.NET Framework class library

A CLS-compliant library of classes, interfaces, and value types that are included in the Microsoft .NET Framework SDK. This library provides access to system functionality and is designed to be the foundation on which .NET Framework applications, components, and controls are built.

Network Address Translation (NAT)

The translation of an Internet Protocol (IP) address in one network to a different IP address in another network. One network is designated the internal network and the other is the external. The internal network appears as one entity to the outside world. The NAT used by Compute Cluster Server 2003 is provided by installing Internet Connection Sharing on the head node.

node

Generic reference to the head node and compute nodes in a cluster.

Node Manager Service

Software that runs on all computers in the cluster, including the head node if the head node is configured as a compute node. The Node Manager runs jobs on the node, sets task environment variables, and sends a heartbeat signal to the Job Scheduler (by default, every one minute).

node status

Describes the state of a node in a cluster. Possible node states includes:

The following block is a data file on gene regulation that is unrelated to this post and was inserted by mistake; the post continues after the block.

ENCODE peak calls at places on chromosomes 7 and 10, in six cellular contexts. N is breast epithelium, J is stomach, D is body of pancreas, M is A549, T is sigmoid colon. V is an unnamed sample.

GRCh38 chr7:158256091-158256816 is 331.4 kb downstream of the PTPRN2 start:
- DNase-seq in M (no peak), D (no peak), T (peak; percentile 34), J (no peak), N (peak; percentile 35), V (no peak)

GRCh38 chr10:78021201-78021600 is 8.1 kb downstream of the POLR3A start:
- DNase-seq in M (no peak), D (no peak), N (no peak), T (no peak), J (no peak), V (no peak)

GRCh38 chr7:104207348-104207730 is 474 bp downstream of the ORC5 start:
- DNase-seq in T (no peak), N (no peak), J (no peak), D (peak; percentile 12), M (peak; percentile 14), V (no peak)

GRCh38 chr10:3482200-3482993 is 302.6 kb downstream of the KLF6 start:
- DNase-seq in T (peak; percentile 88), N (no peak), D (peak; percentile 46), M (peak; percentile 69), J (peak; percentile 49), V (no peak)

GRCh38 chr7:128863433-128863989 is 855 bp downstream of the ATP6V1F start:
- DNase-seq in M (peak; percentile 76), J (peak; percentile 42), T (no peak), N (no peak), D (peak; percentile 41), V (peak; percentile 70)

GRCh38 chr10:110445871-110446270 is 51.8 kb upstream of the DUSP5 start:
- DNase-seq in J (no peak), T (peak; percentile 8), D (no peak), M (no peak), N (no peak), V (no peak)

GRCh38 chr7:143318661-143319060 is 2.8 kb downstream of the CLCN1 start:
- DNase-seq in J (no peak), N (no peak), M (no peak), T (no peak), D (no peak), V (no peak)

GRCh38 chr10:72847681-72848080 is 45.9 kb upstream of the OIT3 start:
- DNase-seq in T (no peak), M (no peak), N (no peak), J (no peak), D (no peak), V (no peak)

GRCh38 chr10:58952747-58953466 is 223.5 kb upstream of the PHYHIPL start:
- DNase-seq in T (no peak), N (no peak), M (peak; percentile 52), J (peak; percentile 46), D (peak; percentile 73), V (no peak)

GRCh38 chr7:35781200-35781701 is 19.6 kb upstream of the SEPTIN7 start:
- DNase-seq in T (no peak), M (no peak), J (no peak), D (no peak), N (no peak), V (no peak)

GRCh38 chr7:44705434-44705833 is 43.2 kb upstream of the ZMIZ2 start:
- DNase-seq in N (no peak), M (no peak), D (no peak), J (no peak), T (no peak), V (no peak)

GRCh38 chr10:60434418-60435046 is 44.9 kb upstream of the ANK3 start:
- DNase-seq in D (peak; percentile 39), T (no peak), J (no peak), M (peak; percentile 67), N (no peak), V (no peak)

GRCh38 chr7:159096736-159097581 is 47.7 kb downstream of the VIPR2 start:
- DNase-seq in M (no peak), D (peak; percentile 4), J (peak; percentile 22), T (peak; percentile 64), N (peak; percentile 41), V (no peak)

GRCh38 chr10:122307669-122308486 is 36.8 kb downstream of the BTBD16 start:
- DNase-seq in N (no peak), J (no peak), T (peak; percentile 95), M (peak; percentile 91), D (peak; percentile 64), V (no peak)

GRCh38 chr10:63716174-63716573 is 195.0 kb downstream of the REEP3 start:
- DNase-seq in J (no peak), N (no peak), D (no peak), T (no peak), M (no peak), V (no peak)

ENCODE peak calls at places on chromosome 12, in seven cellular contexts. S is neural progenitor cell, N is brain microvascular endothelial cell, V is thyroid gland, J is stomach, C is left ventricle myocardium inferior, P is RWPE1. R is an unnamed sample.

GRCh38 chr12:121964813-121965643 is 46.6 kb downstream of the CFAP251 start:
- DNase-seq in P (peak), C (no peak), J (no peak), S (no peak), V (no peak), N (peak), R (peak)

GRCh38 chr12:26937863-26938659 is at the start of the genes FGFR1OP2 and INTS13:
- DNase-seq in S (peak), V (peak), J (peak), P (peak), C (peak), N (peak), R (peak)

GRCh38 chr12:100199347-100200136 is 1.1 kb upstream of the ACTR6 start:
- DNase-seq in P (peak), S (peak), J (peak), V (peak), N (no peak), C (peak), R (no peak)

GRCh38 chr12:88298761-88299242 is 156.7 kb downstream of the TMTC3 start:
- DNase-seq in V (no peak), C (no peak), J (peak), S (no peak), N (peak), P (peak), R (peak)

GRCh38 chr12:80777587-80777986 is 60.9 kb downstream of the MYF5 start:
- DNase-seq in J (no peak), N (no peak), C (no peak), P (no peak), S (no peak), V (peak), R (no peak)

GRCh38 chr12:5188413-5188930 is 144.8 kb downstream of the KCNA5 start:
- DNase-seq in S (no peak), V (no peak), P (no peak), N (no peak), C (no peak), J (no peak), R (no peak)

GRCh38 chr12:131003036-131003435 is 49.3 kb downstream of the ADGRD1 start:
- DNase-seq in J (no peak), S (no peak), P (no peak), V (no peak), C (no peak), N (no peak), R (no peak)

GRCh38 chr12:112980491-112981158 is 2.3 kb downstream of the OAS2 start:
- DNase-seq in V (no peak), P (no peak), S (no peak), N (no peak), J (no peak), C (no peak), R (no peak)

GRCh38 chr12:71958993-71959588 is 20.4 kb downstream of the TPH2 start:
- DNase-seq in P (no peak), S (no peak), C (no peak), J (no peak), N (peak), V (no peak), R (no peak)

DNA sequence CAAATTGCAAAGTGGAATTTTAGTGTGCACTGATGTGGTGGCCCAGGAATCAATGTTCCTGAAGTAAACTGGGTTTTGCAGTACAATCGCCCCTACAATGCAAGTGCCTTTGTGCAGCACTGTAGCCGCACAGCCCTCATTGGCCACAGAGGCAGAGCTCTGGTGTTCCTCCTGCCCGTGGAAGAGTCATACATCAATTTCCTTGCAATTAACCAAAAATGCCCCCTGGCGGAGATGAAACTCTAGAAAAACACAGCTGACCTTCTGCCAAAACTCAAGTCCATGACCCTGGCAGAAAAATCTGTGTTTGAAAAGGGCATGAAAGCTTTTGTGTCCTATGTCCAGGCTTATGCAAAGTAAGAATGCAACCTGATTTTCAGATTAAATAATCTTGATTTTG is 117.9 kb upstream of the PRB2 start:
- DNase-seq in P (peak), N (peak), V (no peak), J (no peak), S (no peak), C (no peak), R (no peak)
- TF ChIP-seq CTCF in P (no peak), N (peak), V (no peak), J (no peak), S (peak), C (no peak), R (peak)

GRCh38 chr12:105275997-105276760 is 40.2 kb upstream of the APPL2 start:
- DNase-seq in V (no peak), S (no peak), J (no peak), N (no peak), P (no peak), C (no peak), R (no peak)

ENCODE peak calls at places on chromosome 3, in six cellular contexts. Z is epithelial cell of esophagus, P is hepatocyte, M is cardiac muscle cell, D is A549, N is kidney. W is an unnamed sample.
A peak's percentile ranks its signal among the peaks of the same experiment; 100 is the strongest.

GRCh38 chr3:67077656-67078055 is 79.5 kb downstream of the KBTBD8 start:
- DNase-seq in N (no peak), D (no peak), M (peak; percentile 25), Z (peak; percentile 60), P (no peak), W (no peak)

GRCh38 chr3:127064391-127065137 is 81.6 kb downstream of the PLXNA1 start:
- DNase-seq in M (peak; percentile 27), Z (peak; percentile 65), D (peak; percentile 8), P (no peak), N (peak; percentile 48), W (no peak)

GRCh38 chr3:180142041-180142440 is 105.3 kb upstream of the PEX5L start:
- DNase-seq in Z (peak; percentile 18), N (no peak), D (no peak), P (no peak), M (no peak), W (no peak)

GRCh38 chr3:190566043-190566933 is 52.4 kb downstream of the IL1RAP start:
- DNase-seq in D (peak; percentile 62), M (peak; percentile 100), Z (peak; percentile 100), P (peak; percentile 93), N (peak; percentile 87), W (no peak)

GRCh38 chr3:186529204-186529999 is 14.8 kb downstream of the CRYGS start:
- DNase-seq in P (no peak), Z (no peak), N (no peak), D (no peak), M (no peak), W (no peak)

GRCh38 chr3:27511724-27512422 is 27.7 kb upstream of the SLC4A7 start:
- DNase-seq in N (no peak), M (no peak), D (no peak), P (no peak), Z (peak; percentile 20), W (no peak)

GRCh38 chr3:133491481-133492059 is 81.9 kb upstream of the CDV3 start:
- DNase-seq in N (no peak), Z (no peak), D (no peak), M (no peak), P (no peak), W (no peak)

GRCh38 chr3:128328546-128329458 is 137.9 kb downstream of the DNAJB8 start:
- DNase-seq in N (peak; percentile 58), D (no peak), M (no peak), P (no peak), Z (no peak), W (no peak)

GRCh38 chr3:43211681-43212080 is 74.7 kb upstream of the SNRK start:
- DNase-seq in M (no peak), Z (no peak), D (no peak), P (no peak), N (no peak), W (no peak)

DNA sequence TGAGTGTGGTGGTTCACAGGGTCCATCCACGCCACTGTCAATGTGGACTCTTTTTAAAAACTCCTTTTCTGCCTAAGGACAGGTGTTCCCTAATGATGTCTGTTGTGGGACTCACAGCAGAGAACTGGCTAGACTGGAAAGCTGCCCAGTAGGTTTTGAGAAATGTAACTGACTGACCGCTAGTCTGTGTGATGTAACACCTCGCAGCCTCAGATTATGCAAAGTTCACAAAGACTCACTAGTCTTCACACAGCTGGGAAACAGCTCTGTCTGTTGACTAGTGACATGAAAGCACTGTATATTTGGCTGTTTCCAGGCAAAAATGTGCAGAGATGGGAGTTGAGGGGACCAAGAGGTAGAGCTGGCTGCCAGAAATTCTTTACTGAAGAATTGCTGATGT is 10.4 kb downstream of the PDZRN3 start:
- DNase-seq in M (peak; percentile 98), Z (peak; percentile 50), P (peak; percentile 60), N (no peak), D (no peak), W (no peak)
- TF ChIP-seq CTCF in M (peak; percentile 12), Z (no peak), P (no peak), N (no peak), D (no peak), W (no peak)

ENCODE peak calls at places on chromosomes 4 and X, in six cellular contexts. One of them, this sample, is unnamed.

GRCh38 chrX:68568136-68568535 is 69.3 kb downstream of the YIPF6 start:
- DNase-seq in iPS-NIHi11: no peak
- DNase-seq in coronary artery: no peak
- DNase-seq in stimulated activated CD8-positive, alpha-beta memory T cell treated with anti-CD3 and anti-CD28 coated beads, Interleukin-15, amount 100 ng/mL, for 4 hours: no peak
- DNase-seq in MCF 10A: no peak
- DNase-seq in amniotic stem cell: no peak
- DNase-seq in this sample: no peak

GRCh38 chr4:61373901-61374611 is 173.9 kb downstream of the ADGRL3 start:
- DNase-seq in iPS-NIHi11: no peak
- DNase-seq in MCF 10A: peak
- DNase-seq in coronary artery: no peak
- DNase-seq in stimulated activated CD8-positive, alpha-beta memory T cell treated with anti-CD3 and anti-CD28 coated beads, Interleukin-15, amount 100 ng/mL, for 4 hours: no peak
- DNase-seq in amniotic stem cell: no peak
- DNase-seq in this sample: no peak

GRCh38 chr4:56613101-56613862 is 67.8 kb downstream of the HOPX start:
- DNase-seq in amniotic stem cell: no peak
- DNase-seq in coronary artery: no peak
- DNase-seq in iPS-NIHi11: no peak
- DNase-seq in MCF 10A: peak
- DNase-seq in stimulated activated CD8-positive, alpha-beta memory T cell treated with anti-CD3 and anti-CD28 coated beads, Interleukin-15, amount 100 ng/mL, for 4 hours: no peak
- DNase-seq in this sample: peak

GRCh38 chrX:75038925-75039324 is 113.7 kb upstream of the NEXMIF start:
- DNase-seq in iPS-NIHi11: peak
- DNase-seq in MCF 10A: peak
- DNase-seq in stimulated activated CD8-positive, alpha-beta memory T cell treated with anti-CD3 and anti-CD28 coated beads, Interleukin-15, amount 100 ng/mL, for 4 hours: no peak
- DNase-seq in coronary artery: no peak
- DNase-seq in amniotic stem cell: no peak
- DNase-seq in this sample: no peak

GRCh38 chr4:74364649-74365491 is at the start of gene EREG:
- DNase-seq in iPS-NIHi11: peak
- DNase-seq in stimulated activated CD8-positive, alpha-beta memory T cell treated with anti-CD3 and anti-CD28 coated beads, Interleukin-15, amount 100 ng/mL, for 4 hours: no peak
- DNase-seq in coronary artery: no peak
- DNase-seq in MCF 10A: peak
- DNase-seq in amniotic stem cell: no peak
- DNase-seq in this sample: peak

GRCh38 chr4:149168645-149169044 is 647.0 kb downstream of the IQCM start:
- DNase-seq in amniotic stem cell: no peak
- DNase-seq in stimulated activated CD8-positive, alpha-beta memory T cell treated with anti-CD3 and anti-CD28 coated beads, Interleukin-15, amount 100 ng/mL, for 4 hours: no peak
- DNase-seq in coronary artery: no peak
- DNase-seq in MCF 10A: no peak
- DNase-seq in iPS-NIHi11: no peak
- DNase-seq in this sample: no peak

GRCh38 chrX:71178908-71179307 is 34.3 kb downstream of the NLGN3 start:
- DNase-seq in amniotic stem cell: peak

• Pending for Approval — The default node status after running Microsoft Compute Cluster Pack setup on a compute node. The cluster administrator must approve or reject the node for inclusion in the cluster. When approved, the node status changes to Paused.

  • Paused —A state in which the node is reachable and can run applications, but is not available for allocation to a job. When a node is in the Paused state, a cluster administrator can run scripts, install software, and perform other tasks on the node. If a node is placed in a Paused state while running jobs, those jobs will complete, but no new jobs will be accepted from cluster users. However, cluster administrators can submit a job to a paused node, although the job will not appear in the job queue. When the node is resumed, status changes to Active and jobs will be assigned to that node by the Job Scheduler.

  • Active —Normal operating state of a compute node. A node with this status runs jobs and receives new jobs from the Job Scheduler.

  • Unreachable —Cluster node cannot be reached by head node. The head node sends out one heartbeat per minute to check on the cluster nodes. If the head node has been unable to contact a compute node for three minutes, it places the node in the Unreachable state.

nonexclusive scheduling

A scheduling policy that allows tasks from different jobs to share a node.

O

object